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For New Neurons in an Old Brain, cdk5 Shows the Way

  • Richard Robinson
  • Published: November 11, 2008
  • DOI: 10.1371/journal.pbio.0060291

One of the most remarkable, and unexpected, discoveries in brain science over the past two decades was that, contrary to a century of neuroscience dogma, the brain can generate new neurons throughout adulthood. Not only can, but does, and prolifically: thousands of new neurons are created each day in several regions of the brain. One of the major sites of adult neurogenesis is the hippocampus, a pair of structures shaped like horseshoes tipped on edge, in the interior of the brain. The hippocampus plays a central role in the creation and storage of new memories, and central to that function is the creation of neurons from “neural precursor cells”—stem cells—within the part of the hippocampus called the dentate gyrus. But it is not enough for such neurons merely to be formed. To play their part in memory storage, they must send out processes—dendrites to receive information, and axons to pass it along—to other brain regions, and become integrated into pre-existing neuronal circuitry. A new study by Sebastian Jessberger et al. shows that a protein called cdk5 plays a pivotal role in this integration.

The authors' interest in cdk5 was raised when it turned up in a genetic screen of chromosome regions involved in adult neurogenesis. cdk5 has been previously linked to a variety of neuronal functions, including cell migration, signaling, and memory formation, but its role in neurogenesis was unknown. To explore this further, the researchers selectively altered the activity levels of cdk5 in newborn cells using retroviruses.

With “too much” or “too little” cdk5, newborn cells derived from neural progenitors in the adult dentate gyrus differentiated properly into neurons of the correct type. The problems arose when the new neurons had to extend dendrites to surrounding hippocampal regions. While overexpressers assumed a normal polarized shape and sent out dendrites to the right areas, more than half of all cdk5-deficient cells failed in both respects—the cells were misshapen and their dendrites seemed to wander aimlessly, or even headed off in the opposite direction. Dendrites in these neurons were shorter and had fewer branches. Those dendrites that failed to reach their correct targets also formed fewer spines, an indication that they made fewer contacts with surrounding cells, although the contacts they did make appeared to function as true synaptic connections. Newly created cells normally migrate short distances within the hippocampus, but cdk5-deficient cells were also impaired in their ability to migrate properly.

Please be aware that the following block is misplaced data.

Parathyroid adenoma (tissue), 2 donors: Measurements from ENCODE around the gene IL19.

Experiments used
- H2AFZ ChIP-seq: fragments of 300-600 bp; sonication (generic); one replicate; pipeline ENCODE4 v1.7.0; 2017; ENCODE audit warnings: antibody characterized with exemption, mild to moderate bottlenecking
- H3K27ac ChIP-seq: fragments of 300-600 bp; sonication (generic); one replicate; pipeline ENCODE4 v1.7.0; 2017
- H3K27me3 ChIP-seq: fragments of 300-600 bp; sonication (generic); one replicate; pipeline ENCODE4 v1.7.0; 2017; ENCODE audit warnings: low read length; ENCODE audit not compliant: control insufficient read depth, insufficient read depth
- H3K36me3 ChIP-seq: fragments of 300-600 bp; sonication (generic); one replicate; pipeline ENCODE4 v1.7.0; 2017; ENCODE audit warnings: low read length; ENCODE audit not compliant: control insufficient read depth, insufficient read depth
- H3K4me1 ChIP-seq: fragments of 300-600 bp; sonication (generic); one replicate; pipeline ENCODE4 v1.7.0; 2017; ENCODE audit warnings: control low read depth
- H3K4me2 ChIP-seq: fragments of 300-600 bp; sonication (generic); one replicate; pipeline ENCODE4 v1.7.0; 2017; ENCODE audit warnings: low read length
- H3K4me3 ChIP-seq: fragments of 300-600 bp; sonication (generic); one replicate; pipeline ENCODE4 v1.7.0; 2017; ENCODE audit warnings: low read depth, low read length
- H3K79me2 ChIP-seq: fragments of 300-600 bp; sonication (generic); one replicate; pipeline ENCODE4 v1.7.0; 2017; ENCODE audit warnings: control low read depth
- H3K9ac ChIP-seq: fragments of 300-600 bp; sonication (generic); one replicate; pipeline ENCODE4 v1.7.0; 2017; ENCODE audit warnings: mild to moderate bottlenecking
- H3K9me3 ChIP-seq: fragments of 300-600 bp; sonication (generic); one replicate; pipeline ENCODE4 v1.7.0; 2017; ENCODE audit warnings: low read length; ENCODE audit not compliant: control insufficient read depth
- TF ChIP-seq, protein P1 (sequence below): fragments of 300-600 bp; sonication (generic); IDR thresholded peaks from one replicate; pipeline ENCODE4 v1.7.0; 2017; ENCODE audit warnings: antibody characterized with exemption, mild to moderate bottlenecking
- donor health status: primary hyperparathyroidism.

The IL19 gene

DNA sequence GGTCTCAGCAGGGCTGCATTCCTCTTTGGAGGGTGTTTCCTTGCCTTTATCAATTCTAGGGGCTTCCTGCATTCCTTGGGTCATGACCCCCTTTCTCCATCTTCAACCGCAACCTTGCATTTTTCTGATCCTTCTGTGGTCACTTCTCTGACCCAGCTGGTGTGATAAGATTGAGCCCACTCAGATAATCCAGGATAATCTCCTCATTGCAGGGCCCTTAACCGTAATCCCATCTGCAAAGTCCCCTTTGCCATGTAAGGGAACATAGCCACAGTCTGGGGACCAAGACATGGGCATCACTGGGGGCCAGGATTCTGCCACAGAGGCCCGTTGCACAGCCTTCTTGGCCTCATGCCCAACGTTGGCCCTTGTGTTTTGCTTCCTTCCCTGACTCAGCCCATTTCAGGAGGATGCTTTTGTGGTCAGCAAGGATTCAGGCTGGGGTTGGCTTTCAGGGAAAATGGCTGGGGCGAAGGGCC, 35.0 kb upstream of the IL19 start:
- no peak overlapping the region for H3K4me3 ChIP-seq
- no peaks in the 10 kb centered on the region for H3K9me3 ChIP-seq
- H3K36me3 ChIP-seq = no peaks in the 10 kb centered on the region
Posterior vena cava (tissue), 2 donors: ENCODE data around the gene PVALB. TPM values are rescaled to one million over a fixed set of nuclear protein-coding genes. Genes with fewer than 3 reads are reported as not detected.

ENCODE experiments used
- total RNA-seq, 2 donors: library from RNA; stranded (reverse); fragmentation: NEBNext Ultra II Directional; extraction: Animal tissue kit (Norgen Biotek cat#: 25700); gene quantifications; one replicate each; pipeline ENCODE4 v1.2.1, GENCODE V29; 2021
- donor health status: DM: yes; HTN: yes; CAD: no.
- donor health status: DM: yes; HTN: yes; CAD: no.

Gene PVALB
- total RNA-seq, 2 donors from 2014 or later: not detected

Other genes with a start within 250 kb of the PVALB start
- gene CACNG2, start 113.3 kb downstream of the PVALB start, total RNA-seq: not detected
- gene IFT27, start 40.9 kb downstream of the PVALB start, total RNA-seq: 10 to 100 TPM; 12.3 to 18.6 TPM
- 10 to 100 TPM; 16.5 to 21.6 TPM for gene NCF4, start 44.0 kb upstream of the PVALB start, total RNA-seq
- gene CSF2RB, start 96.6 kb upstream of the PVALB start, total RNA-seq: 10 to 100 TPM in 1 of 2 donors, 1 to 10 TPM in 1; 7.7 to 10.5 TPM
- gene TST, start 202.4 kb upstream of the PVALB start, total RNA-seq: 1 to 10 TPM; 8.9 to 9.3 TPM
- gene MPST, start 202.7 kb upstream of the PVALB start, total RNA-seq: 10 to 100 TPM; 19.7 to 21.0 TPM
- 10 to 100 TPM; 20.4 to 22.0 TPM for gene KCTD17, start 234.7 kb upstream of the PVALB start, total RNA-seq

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Newborn neurons deficient in cdk5 (green) extend aberrant dendrites that nonetheless synaptically integrate into the pre-existing dentate circuitry containing neurons (red) and glial cells (blue).

doi:10.1371/journal.pbio.0060291.g001

A function for cdk5-dependent mechanisms underlying neuronal migration and dendritic pathfinding during embryonic development had been shown earlier. That cdk5 seems to play a similar role in neuronal development even in the adult brain could not be necessarily expected because—in contrast to embryonic development where neurons are generated in a concerted manner—new neurons born in the adult dentate gyrus have to integrate into a fully mature and functional environment of pre-existing neural circuitries.

cdk5 is a kinase, a protein whose job is to phosphorylate and thus alter the behavior of other proteins. While this study did not address the mechanism through which cdk5 acts, the authors suggest a possible pathway that may involve one of its known targets, a microtubule-associated protein which plays a part in dendrite extension. Whatever the precise mechanism, the discovery of cdk5's role in guiding new neurons to their proper place improves the understanding of neurogenesis in the adult hippocampus, a process that is believed to be aberrant in cognitive aging, Alzheimer disease, and some forms of epilepsy and depression. In addition, it may suggest ways to improve prospects for neural transplantation for neurodegenerative diseases such as Parkinson disease. The clinical benefits of experimental transplants have been inconsistent and largely disappointing to date, with most transplanted neurons unable to integrate into existing brain circuits. A better understanding of what neurons need to find their way and fit into their new surroundings may increase the chances of success for this treatment.